Phenotypic plasticity in resource allocation to sexual trait of alligatorweed in wetland and terrestrial habitats.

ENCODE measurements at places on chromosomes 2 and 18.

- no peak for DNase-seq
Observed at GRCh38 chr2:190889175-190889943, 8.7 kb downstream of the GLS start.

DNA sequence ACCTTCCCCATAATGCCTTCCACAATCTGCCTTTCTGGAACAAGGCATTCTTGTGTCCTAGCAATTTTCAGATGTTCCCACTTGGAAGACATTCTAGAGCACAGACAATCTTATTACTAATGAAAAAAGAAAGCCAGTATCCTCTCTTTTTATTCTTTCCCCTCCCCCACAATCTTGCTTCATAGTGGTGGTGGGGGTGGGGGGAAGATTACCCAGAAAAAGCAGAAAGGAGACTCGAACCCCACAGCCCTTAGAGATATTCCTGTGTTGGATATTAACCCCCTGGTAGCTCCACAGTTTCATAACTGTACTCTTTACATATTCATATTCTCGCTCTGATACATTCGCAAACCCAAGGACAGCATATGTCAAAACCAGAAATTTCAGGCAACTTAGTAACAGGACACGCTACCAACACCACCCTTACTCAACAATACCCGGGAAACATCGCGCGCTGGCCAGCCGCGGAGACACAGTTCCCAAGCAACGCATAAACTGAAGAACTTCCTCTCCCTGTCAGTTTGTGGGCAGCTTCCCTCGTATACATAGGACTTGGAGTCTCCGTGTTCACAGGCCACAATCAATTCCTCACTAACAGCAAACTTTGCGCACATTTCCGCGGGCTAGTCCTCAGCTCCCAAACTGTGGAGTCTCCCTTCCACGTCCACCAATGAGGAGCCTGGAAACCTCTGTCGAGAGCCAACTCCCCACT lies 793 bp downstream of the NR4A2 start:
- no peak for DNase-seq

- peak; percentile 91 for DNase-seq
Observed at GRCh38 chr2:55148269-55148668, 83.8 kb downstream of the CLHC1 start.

Environmental heterogeneity in resource availability affects invasive plant reproductive strategies and resource allocation to reproduction. Here, we conducted two field surveys to examine the effect of wetland and terrestrial habitats on inflorescence production and resource allocation to inflorescence of the amphibious invasive plant Alternanthera philoxeroides in its invasive range (China). We also specifically examined the effects of water availability, fertilizer application, and plant density (space) in a greenhouse experiment. In field surveys, inflorescence biomass, normal monoclinous flowers and ratio of inflorescences to shoots of plants from wetlands were about 2.4-, 0.8- and 1.3-fold higher than those from terrestrial habitats, respectively. In greenhouse experiment, plants with higher fertilizer application and lower competition conditions produced more inflorescences, and had a lower ratio of roots to shoots and a comparable ratio of inflorescences to shoot and root. Furthermore, water availability had a significant interactive effect when combined with fertilizer level or plant density on inflorescence production and resource allocation. Together, our results indicate that high resources, such as those found in wetland habitats, favor both vegetative growth and sexual trait in A. philoxeroides. However, in terrestrial habitats where resources are relatively poor, the invader can adapt to the environment by allocating more resources to vegetative growth for clonal reproduction and less resources for sexual trait. This phenotypic plasticity in resource allocation likely facilitates the plant to invade heterogeneous wetlands and terrestrial environments.